City says new Clover Park facilities will last 30 years.
The City of Santa Monica is on schedule to build new restrooms at Clover Park at a $2.3 million price tag; while park patrons support replacing the facilities, most are questioning the cost.
“It’s obvious that those restrooms need to be replaced,” said Santa Monica resident Zina Josephs at the June 12 City Council meeting in which the project was approved. “However I don’t understand why it would cost $2.3 million to replace the restrooms.”
City officials say that the cost is an investment that will yield a facility that is accessible, safe, durable and environmentally sustainable. Clover Park is one of the busiest parks in Santa Monica and these bathrooms will be built to withstand heavy use.
“The design life of these is probably 30 years,” said Santa Monica City Manager Rick Cole at the June 12 City Council meeting. “These will take a horrific beating over the next 30 years so they are really designed to be industrial strength so that we keep to a minimum the replacement costs and the maintenance costs.”
According to the City, the $2.3 million price tag includes a contingency, the cost of tearing down the existing restrooms and replacing them with two restrooms containing 10 total stalls. One restroom will be 1,188 square feet and contain six stalls and the other will be 492 square feet with four stalls. The City says they will be built with “high-quality materials” including exterior glazed concrete masonry and fiberglass doors that hold up against graffiti.
“Santa Monica does build differently,” said Constance Farrell, the Public Information Officer for the City. “As a coastal community, we also have to use materials that can stand the test of time, adding costs for materials like steel and perforated aluminum.”
The City says that because of the heavy use public restrooms get in Santa Monica, it is not useful to compare construction costs to other cities. In 2011, however, the City constructed eight restrooms on Ocean Front Walk for around one million dollars, roughly $125,000 per restroom. The Clover Park restrooms will cost roughly $230,000 each. Public Works Director Susan Cline says that this increase can be attributed to rising construction costs.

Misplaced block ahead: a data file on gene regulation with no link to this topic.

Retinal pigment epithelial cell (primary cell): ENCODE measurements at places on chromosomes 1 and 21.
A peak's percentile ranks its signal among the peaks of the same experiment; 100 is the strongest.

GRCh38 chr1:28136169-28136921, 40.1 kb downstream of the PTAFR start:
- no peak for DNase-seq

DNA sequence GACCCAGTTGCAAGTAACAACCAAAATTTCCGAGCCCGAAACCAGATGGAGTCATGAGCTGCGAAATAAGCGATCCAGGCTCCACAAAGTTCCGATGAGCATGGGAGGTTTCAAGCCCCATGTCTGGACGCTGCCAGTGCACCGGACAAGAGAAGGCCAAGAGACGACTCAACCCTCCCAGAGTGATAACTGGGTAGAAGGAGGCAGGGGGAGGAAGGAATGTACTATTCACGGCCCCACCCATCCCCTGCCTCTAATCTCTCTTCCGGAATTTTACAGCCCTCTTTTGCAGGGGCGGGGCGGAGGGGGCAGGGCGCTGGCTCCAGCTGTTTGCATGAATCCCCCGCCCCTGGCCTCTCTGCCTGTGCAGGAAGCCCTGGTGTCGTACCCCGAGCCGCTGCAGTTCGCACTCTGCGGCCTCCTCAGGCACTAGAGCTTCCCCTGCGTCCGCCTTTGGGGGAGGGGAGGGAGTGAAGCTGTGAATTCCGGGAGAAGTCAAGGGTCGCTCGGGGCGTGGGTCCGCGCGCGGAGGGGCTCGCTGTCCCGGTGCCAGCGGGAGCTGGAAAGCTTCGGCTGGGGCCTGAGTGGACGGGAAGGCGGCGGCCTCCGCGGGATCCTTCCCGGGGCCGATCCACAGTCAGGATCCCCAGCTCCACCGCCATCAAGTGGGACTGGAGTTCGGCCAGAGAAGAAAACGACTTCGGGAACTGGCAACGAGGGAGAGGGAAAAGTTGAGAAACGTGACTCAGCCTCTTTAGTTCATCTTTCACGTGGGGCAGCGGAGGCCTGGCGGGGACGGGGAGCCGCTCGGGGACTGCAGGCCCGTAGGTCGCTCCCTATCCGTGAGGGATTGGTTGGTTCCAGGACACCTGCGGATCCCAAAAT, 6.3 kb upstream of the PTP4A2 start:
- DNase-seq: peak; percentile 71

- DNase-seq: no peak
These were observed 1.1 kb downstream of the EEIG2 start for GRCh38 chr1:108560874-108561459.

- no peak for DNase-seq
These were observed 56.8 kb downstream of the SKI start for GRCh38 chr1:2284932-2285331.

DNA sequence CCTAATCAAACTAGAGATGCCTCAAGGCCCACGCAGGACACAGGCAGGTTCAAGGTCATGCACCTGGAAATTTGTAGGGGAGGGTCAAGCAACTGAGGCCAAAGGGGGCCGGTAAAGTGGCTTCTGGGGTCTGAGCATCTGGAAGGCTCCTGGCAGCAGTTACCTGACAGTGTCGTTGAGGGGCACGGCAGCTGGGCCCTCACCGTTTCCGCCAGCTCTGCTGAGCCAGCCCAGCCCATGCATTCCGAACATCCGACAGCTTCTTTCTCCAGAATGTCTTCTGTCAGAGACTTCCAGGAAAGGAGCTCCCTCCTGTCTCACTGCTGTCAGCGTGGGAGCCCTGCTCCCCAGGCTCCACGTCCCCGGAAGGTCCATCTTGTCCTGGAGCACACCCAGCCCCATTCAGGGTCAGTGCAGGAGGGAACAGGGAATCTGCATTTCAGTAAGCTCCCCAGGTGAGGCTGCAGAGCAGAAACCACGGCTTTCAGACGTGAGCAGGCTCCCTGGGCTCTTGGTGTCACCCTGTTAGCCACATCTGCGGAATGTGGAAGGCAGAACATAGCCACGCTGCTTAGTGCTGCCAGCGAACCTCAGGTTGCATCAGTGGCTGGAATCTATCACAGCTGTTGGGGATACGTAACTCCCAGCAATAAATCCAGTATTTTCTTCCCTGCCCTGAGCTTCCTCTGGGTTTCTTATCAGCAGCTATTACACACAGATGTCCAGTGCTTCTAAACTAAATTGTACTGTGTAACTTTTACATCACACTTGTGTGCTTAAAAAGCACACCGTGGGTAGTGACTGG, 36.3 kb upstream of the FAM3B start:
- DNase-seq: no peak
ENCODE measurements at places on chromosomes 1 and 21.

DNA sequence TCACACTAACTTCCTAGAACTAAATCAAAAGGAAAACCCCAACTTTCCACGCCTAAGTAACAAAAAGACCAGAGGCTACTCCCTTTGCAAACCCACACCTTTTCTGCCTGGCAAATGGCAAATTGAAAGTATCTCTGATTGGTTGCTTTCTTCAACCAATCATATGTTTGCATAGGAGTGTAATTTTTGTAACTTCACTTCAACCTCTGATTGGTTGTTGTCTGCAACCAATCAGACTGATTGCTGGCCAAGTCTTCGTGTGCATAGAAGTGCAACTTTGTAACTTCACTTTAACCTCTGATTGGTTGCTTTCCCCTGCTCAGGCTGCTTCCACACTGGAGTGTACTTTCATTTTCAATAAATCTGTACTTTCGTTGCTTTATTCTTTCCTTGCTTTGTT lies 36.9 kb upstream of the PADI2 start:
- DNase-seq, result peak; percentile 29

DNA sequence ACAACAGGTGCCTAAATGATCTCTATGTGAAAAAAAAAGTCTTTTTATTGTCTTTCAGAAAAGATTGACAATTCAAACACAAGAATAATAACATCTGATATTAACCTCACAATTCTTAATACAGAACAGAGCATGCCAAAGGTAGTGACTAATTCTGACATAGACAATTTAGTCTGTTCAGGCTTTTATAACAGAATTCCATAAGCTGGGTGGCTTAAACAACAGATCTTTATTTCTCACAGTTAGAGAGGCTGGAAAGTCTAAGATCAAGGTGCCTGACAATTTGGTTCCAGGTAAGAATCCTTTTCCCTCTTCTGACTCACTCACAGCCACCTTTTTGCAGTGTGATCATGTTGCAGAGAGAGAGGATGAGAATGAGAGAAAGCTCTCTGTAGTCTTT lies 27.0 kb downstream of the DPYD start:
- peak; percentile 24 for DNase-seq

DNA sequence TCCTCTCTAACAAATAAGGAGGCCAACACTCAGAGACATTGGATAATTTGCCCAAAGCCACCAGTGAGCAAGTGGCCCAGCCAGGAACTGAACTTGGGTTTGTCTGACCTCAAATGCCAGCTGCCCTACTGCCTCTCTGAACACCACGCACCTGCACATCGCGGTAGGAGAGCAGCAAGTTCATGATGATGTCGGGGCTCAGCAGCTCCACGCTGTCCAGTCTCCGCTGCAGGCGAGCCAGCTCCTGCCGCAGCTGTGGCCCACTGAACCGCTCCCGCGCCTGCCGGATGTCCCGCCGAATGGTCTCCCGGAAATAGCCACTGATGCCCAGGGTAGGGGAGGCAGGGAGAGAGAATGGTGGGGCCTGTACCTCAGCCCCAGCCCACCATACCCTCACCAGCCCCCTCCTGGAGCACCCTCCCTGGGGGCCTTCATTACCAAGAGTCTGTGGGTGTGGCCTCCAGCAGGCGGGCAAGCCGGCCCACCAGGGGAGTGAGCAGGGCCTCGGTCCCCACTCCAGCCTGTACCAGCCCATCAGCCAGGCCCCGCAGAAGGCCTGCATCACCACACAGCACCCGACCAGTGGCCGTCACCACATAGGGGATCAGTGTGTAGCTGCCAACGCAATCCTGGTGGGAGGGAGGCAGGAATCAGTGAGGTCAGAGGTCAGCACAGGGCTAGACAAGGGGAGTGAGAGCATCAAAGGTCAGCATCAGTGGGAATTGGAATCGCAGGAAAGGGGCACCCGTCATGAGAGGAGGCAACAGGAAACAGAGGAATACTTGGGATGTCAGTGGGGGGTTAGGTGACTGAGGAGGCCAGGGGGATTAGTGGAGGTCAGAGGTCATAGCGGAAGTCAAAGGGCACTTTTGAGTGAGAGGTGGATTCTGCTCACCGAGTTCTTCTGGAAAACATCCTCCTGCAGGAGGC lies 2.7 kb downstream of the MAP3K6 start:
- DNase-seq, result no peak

“Construction costs are rising and they are not indicating any type of downward trend at all,” Cline said.
Also driving up costs is the nature of municipal construction in general. Per state law, the City has to pay prevailing wages, which according to the City Manager’s Office, increase construction costs by one-third. In addition, the City must follow insurance requirements that go beyond what is required for private projects.
“I don’t think anybody on staff is happy about these costs,” City Manager Rick Cole said at the Council meeting. “[But] it’s costly to do business in the public arena. Would we like to hire someone’s uncle and pay them minimum wage by getting people at Home Depot? If we could do that legally there are probably people in the community who would think that would be swell. But it’s not legal and it’s probably not responsible given what we are doing.”
Some people suggested the City build prefabricated restrooms instead of building from the ground up to save money. According to the City, it would be almost $1 million cheaper to install prefabricated restrooms at Clover Park.
“It is a fairly standard project,” said Councilmember Sue Himmelrich. “Are we looking at prefabs and other alternatives to building from the ground up?”
The City says, however, that the life expectancy of a prefabricated restroom is only 10 to 15 years.
“The additional $700,000 in cost to construct the Clover Park restroom as designed will benefit Santa Monica long term,” Farrell said.